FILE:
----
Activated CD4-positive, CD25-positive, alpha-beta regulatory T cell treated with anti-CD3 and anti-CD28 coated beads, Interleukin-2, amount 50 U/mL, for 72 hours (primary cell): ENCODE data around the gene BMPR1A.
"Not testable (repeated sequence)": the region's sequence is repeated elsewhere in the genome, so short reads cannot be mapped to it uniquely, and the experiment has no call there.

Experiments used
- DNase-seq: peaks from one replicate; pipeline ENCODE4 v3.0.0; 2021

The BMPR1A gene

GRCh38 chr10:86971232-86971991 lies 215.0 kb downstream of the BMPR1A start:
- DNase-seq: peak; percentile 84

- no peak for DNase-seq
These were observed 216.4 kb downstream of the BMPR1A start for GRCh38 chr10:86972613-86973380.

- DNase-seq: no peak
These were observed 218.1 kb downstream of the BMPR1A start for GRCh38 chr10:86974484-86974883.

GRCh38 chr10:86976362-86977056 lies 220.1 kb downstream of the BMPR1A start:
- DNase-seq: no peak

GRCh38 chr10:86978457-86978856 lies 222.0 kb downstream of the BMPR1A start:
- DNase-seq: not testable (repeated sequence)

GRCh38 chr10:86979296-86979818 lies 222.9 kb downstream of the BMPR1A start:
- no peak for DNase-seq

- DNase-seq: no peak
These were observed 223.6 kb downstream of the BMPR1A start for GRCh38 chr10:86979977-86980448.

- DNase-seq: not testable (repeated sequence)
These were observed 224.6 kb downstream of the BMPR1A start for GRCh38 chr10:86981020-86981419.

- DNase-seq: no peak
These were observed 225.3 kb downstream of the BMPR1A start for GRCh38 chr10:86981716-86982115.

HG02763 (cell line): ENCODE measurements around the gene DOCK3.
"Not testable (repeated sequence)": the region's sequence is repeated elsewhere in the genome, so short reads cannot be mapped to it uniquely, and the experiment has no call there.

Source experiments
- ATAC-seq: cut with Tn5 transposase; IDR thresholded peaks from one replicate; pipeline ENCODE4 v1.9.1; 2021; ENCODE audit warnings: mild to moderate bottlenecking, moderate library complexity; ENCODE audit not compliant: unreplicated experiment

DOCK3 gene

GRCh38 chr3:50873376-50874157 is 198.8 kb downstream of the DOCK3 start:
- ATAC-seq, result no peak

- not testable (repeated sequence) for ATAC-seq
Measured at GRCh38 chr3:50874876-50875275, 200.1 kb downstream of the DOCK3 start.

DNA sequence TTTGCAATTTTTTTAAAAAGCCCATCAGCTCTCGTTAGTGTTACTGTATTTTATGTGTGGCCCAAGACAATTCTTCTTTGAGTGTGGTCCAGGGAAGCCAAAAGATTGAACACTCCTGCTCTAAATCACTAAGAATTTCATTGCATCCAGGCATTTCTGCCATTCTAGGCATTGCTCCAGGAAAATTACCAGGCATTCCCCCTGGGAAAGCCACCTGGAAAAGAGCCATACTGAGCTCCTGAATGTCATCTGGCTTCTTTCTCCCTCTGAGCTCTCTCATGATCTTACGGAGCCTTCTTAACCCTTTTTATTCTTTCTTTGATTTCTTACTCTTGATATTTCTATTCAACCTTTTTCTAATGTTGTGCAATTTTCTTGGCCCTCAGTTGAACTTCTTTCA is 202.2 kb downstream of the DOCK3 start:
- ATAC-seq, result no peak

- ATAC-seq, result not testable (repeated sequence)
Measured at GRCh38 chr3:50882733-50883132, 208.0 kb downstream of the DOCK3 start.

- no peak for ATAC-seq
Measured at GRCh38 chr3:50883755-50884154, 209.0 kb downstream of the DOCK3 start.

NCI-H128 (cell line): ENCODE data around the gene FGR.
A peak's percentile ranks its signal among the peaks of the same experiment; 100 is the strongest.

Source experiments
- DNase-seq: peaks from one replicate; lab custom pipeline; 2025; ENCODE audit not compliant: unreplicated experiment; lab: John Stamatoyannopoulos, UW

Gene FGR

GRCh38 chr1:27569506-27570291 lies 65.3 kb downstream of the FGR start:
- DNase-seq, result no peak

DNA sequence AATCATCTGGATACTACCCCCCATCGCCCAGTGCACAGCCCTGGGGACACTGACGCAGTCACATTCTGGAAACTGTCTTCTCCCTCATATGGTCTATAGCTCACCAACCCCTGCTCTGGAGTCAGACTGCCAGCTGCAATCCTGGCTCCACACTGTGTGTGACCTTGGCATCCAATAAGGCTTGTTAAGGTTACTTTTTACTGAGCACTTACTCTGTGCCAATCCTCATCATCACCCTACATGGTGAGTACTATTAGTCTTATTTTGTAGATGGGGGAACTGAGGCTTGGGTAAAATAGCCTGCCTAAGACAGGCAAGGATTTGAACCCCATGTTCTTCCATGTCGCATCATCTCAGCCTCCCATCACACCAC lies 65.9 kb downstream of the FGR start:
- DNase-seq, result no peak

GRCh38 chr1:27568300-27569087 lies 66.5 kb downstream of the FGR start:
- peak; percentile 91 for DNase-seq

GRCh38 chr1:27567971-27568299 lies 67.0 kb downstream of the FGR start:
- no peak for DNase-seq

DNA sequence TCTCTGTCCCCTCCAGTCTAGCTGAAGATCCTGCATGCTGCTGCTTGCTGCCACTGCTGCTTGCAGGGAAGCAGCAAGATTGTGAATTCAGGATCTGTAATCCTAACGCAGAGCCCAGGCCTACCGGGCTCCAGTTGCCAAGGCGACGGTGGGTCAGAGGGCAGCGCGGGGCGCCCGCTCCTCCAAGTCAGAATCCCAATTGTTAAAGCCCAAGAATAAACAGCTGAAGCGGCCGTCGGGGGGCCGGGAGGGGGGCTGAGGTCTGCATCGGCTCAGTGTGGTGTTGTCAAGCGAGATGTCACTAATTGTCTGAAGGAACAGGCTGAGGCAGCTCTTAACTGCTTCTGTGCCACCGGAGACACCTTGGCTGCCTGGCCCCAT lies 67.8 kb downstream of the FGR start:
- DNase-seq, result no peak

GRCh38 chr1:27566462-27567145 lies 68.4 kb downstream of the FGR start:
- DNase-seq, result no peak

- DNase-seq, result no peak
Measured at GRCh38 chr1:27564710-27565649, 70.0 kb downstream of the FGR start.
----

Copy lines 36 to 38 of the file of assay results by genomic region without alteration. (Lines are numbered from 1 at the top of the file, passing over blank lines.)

Measured at GRCh38 chr3:50882733-50883132, 208.0 kb downstream of the DOCK3 start.

- no peak for ATAC-seq
Measured at GRCh38 chr3:50883755-50884154, 209.0 kb downstream of the DOCK3 start.